Although we’re proud of our diversity and inclusivity initiatives at Reward Gateway, it’s important to find more ways to bring the working world to as many people as possible. It is our mission to make the world a better place to work after all, and for some people, that means getting into work in the first place!

Part of this involved us partnering with Change100 – a project run by a charity called Leonard Cheshire.  They match some of the UK’s top employers with talented students and graduates with disabilities to offer three months of paid work experience. Their mission is to broaden the public’s understanding of what disability is, as well as highlight that many students with disabilities are talented, ambitious and would thrive in all business sectors.

If the employment rate for disabled people matched that of the rest of the UK, an extra two million people would be working.

Earlier this year, Lucy Thomas joined us as an intern from the Change100 programme to work with Reward Gateway across our Sales and Marketing Teams – competing with over 800 other applicants for various job roles at companies across the UK. During those three months, Lucy experienced elements of PR, copywriting, researching sales leads, and getting to grips with the technological behemoth of SalesForce – a skill Lucy’s particularly pleased to be able to put on her CV!

You can learn more about Change100 and Lucy’s three months at Reward Gateway by watching the video below:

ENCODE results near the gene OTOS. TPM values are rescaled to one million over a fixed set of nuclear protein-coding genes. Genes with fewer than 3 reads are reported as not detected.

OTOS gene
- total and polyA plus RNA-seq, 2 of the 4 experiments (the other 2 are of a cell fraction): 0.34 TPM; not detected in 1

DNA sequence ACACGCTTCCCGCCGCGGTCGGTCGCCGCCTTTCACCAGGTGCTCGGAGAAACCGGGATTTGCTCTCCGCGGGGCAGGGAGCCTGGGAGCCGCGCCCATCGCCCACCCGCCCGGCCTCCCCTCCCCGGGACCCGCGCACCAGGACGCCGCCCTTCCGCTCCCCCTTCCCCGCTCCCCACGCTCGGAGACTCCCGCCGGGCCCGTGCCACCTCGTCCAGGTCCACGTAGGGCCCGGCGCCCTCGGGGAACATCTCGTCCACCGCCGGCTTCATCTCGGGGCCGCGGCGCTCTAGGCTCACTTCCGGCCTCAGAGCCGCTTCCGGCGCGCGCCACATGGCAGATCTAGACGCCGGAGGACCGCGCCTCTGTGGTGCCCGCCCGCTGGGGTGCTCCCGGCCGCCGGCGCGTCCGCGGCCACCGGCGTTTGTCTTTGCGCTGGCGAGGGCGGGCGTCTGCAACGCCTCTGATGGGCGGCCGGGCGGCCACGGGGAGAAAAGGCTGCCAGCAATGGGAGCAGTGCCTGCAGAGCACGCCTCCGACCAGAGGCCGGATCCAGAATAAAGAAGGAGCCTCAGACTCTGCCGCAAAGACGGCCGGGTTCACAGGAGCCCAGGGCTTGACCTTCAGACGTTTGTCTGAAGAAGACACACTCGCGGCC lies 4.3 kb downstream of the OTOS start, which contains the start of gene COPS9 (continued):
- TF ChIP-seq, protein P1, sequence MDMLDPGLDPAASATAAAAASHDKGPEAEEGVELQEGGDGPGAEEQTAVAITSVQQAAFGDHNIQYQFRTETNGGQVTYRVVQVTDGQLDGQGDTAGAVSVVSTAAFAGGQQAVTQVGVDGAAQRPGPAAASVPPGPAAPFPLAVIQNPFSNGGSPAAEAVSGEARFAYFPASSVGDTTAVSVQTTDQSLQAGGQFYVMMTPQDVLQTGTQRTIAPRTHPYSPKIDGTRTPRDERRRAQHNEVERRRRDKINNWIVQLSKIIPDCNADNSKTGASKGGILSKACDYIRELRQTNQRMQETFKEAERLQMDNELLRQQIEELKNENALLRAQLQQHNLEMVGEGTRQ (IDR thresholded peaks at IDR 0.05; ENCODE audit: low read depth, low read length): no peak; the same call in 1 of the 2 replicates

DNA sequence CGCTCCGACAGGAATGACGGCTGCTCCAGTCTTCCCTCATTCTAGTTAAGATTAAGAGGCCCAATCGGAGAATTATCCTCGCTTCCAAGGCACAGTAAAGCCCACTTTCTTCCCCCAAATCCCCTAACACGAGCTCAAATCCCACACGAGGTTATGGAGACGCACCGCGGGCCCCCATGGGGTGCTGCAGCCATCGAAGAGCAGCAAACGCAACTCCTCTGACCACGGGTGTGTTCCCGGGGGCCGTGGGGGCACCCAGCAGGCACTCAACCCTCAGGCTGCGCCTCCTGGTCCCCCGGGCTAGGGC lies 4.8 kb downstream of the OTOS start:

Improving our Diversity and Inclusion Journey

We’ll be working with Change100 again next summer and now, we’re about to hire our 1st apprentice using the UK apprenticeship levy – which involves companies paying into a pot for eligible individuals to receive free apprenticeship training. We also advertise on job boards which are diversity and inclusivity driven – vercida.com and workingmums.co.uk – and we’re part of the Ban the Box campaign.

Ban the Box was launched in 2004 by Business in the Community to give candidates with a criminal record a fairer chance in the job market. It encourages employers to remove the tick-box question from job application forms and ask questions about criminal records at a later stage. The campaign hopes to steer the conversation about ex-offenders in the workplace in a more “human” direction.

These are small steps which we encourage all employers to take and we’ll certainly be looking for more ways to drive positive diversity and inclusion recruitment initiatives at Reward Gateway.

How do you encourage diverse and inclusive hiring? I'd love to hear your suggestions in the comments or on LinkedIn. 

Author

Gemma Matthews

Gemma Matthews
Reward Gateway

Gemma Matthews is the Head of Talent Acquisition at Reward Gateway.

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